4 Things an All Nighter Does to Your Brain
Whether you’re a struggling student, burnt-out employee, overtaxed parent, or late-night gamer, sometimes the better part of your judgement gets away from you in a moment of stress or anxiety that causes you to stay up all night instead of sticking to your sleep schedule. You know what I’m talking about — pulling an all nighter. While it may seem like a great idea to simply push through the evening through ‘til morning (hey, those deadlines don’t meet themselves) it can have pretty adverse side effects. Sure, we all have to do it sometimes but — what do you need to know about pulling an all nighter?
Is It Bad to Pull an All Nighter?
KISS sang “I wanna rock ’n’ roll all night and party every day.” While it can seem excessive to party every day, but it might actually be better for you than rocking ’n’ rolling all night — loss of sleep is no joke, and even one lost night of sleep can have long term negative effects on your body and brain. One all nighter won’t kill you, but it’ll definitely interrupt your sleep schedule and affect your daytime performance.
- Memories? What memories?
Not only does sleep provide your body the time it needs to repair muscles and psychologically rest your racing mind, it gives your brain the opportunity to store and process memories. Sleep is necessary to consolidate memories so that they can be recalled in the future. In short, the process of making a memory is; acquisition (learning or experiencing), consolidation (the memory staying in your brain) and recall (the ability to access the memory later). Research shows that, while the first two processes happen when awake, consolidation occurs when you’re sleeping — your subconscious files them away for later. During an all nighter? Yesterday’s memories become yesterday’s events, and that’s all.
- Inability to learn
Despite the fact that most all nighters are being pulled by hard-studying college students, it’s been shown that an all nighter is actually pretty detrimental to learning. Studies have shown that the quantity of sleep you get correlates to how well you’re able to learn — in a similar fashion to how you store memories for later recall. Also, a sleep-deprived person can’t focus attention as optimally as a well-slept person and that impacts the efficiency of the learning process. Researchers have found that slow-wave sleep (also called SWS or Deep Sleep) is crucial for consolidating newly acquired information — aka learning. Without allowing ourselves the necessary amount of deep sleep, our brain can’t store all the information we’re taking in. An all nighter might get you some short term success, but don’t forget this no-brainer: it’s a no-learner.
- All Nighters & Circadian Rhythm
Circadian rhythm is the natural internal rhythm of your body’s sleep-wake cycle that repeats every 24 hours. It’s not enough to just sleep whenever you’re tired, your body works at its best (releasing melatonin and other sleepytime chemicals) when you stick to a regulated sleep schedule. When you pull an all nighter, your circadian rhythm gets thrown off and guess what — that makes it much harder for you to fall asleep at the right time the next day. Not just because you’ll be tired earlier in the day, but because your brain won’t know what time it’s supposed to get ready for bed!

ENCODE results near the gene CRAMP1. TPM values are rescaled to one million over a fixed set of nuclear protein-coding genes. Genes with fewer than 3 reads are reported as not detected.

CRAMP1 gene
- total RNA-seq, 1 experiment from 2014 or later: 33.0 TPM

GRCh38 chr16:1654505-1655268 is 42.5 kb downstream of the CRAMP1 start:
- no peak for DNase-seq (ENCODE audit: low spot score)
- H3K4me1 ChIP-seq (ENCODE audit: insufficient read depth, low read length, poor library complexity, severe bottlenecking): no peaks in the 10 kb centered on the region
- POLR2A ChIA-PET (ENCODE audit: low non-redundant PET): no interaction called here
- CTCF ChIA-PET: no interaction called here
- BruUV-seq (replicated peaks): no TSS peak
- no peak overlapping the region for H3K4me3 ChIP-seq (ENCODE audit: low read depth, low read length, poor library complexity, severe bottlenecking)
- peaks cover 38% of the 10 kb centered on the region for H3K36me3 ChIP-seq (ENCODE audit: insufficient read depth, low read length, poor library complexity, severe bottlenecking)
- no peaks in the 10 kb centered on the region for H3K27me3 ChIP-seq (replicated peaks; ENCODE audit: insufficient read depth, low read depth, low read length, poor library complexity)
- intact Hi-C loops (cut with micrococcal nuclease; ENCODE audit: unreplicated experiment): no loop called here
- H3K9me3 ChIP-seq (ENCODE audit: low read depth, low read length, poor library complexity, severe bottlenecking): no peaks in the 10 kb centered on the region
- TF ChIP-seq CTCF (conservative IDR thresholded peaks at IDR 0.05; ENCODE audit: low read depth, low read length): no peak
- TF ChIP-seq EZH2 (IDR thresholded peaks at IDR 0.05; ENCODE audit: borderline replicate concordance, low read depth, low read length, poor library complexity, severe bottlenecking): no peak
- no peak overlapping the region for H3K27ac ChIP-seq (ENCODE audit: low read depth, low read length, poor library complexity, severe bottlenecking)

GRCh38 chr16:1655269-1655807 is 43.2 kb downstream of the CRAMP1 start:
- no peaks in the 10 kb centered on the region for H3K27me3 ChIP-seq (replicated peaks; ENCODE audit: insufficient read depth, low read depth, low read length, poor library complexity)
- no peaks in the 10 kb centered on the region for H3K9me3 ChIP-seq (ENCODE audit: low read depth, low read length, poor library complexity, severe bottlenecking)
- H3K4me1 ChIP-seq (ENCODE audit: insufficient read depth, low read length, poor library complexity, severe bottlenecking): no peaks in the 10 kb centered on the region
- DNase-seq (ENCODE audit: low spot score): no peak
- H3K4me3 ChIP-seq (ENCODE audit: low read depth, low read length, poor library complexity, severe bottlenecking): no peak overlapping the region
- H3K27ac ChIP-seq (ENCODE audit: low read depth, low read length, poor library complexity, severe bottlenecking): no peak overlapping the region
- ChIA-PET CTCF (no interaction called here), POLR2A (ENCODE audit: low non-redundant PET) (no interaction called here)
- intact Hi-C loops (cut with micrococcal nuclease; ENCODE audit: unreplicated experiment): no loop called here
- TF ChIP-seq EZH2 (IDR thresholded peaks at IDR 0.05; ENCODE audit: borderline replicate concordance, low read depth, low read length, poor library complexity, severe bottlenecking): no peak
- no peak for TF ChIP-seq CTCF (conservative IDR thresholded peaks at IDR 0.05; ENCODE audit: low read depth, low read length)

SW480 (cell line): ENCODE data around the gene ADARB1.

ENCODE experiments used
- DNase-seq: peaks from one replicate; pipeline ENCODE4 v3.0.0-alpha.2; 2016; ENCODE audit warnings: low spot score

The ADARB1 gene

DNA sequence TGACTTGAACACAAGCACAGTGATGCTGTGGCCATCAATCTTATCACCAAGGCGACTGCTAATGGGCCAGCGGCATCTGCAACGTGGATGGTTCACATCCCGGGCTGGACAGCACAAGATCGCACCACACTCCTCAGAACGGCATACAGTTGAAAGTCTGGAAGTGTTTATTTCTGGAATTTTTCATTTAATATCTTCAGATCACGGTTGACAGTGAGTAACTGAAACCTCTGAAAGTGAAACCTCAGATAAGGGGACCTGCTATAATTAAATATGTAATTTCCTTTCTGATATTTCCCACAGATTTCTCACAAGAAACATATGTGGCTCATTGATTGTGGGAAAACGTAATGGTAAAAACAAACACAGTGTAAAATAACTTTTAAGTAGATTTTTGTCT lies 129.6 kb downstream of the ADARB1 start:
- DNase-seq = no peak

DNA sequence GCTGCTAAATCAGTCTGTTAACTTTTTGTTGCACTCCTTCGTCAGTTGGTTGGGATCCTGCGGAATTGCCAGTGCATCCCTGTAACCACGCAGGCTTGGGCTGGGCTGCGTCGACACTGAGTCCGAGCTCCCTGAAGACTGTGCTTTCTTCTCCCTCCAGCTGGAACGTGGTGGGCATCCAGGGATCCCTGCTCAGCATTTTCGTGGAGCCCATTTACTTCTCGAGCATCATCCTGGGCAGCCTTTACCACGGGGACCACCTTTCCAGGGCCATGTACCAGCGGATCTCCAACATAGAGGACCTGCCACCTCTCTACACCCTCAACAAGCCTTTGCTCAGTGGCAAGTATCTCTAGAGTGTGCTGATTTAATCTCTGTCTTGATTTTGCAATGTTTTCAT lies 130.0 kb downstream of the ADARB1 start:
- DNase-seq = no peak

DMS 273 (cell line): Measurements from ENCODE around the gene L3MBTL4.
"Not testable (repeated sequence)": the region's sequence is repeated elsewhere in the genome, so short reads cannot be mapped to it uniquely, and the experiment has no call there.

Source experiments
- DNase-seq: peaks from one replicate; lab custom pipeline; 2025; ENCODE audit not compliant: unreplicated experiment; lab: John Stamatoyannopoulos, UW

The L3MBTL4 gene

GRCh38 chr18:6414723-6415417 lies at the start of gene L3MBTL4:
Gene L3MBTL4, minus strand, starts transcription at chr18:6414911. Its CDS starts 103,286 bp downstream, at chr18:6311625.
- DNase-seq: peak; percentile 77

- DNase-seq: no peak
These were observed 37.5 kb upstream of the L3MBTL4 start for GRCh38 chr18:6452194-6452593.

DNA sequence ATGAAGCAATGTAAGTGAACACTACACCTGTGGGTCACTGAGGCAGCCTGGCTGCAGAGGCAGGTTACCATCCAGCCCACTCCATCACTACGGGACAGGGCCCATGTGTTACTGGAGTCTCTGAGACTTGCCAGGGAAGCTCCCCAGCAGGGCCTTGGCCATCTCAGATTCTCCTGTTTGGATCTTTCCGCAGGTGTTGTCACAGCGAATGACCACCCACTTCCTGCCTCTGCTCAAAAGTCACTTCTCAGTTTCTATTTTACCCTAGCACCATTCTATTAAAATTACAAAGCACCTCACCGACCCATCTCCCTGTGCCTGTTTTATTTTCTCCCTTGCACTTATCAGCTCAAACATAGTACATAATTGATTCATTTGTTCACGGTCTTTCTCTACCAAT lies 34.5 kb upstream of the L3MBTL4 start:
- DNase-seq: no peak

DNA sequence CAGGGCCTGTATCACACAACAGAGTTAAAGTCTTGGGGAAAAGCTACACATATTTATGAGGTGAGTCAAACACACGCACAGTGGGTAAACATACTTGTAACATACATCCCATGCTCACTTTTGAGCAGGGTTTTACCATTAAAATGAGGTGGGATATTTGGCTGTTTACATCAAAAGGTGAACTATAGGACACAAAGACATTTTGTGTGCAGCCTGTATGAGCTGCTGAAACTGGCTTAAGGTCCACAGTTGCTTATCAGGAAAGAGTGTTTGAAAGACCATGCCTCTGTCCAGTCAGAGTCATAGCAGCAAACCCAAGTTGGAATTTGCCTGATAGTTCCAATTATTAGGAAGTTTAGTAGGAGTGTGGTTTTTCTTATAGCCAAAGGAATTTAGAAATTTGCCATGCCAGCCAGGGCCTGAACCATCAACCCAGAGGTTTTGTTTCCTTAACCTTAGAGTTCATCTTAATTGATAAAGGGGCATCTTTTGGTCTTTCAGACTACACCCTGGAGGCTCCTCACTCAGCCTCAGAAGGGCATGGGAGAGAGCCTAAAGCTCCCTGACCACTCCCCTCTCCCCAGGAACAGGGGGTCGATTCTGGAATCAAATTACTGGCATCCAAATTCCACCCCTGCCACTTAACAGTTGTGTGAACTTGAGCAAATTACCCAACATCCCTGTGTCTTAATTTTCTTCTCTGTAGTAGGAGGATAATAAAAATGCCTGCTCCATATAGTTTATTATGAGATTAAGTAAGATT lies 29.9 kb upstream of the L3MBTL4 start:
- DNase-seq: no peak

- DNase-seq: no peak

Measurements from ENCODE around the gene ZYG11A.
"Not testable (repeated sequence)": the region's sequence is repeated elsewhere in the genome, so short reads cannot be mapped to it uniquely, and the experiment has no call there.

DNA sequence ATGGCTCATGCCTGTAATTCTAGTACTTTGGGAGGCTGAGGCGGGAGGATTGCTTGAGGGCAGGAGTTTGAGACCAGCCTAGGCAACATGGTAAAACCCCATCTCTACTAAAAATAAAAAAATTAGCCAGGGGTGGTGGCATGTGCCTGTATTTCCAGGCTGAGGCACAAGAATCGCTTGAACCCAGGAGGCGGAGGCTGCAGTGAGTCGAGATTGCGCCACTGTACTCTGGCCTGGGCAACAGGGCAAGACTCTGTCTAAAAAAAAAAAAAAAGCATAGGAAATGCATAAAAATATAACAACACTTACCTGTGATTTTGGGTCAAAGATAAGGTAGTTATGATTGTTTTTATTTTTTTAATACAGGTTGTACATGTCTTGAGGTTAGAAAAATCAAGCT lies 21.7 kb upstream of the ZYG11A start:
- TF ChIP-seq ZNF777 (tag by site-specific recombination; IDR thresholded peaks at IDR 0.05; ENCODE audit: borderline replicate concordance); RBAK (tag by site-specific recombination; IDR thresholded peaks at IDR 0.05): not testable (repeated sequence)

- Impaired judgement
When you pull an all nighter you’re more likely to exercise poor judgement, especially in relation to whether or not you’ve had enough sleep. Your peak performance and ability to make snap judgements both suffer. According to sleep expert Phil Gehrman, PhD, people who get six hours of sleep may might feel like they’ve adapted to it, “but if you look at how they actually do on tests of mental alertness and performance, they continue to go downhill.”
Here’s How to Pull an All Nighter (for when you have to)
It might be too late for this advice but… get your studying/work/etc done ahead of time! Don’t put yourself in a position where you’ve got to skip out on a night of sweet, restorative sleep to cram for a test or research for that meeting. Treat yourself to a good book on time management! But in all seriousness, you’re not doing yourself any favors with an all nighter — so let’s look at a couple ways you can recover from one.
- Regulate your schedule
Because your circadian rhythm can get thrown off, it’s important the next day to go to bed at your ideal time. If you’re trying to stick to an 11:00-7:00a schedule, make sure that you don’t fall asleep at 9:00p because you’re crashing and really throw your brain for a loop.
- Write things down
When you’re sleep-deprived from pulling an all nighter and your judgement is just a little skewed, it’s imperative to have your to-do lists and schedules ready to go. What’s the point of cramming overnight for a math final if you forget that it starts at 10:20 and show up at 10:40? Sleep deprivation increases those little mistakes — get ahead of ‘em!
- Warm and bright
In the evening, your body naturally drops slightly in temperature, which encourages drowsiness. This is a natural reaction that goes along with the temperature drop when the sun goes down — but you can combat it! To pull an all nighter you’re going to want to reverse your body’s natural instincts. Keep it warm and keep the lights on. Otherwise, you’ll get sleepy real quick.
All Nighter Every Nighter
Whether you’re pulling an all nighter for work, school, a colicky baby, or just want to binge your new favorite show ‘til 4:00am, it’s important to remember that pulling an all nighter isn’t a healthy option — it’s a last ditch effort to get what you need done, done. There are ways to do it effectively, just make sure you don’t rely on it as a means to stay on schedule because you’ll quickly find that what you thought would be a good way to push through is a great way to get set back.